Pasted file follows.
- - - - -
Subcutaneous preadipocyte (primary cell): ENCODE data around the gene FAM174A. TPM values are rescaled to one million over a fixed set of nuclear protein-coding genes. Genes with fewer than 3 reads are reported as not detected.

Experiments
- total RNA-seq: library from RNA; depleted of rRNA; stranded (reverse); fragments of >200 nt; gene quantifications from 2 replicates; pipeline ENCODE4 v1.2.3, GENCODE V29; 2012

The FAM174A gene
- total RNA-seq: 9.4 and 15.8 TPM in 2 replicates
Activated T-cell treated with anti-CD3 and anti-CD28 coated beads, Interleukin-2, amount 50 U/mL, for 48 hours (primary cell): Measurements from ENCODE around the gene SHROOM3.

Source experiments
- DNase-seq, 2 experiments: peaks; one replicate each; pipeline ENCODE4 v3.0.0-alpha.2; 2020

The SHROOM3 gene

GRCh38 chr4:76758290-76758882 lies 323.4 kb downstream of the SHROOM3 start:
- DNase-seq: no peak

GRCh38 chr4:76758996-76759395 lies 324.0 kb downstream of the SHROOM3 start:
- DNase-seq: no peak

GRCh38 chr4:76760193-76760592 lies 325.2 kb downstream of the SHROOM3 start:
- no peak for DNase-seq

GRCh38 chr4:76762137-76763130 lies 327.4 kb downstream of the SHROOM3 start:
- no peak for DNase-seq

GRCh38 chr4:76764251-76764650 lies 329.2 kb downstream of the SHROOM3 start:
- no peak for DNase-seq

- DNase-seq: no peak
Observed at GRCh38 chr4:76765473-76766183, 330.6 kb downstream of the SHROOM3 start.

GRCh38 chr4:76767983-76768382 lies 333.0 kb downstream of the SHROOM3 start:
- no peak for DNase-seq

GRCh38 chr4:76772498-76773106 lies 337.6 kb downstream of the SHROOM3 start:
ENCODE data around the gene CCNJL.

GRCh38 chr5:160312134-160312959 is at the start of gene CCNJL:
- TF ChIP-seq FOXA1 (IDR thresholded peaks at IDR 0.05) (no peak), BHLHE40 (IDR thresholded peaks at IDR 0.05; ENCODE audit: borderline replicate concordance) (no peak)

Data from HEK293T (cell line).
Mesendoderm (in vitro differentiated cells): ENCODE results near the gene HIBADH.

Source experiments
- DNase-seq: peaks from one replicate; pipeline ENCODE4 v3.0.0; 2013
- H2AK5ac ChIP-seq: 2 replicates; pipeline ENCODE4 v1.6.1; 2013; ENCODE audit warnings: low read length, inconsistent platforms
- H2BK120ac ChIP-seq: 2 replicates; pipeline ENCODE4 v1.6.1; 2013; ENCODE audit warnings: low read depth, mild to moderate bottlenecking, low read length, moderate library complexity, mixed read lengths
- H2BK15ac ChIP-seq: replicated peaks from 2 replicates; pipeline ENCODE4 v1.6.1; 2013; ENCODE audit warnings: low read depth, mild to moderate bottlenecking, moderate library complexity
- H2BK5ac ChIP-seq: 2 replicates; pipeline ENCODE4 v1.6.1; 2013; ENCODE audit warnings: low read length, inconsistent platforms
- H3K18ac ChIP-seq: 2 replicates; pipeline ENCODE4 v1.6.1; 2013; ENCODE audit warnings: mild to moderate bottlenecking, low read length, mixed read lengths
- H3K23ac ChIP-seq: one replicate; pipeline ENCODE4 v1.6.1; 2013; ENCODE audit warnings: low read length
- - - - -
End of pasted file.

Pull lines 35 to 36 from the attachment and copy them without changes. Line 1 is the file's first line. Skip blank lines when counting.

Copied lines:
- H2BK5ac ChIP-seq: 2 replicates; pipeline ENCODE4 v1.6.1; 2013; ENCODE audit warnings: low read length, inconsistent platforms
- H3K18ac ChIP-seq: 2 replicates; pipeline ENCODE4 v1.6.1; 2013; ENCODE audit warnings: mild to moderate bottlenecking, low read length, mixed read lengths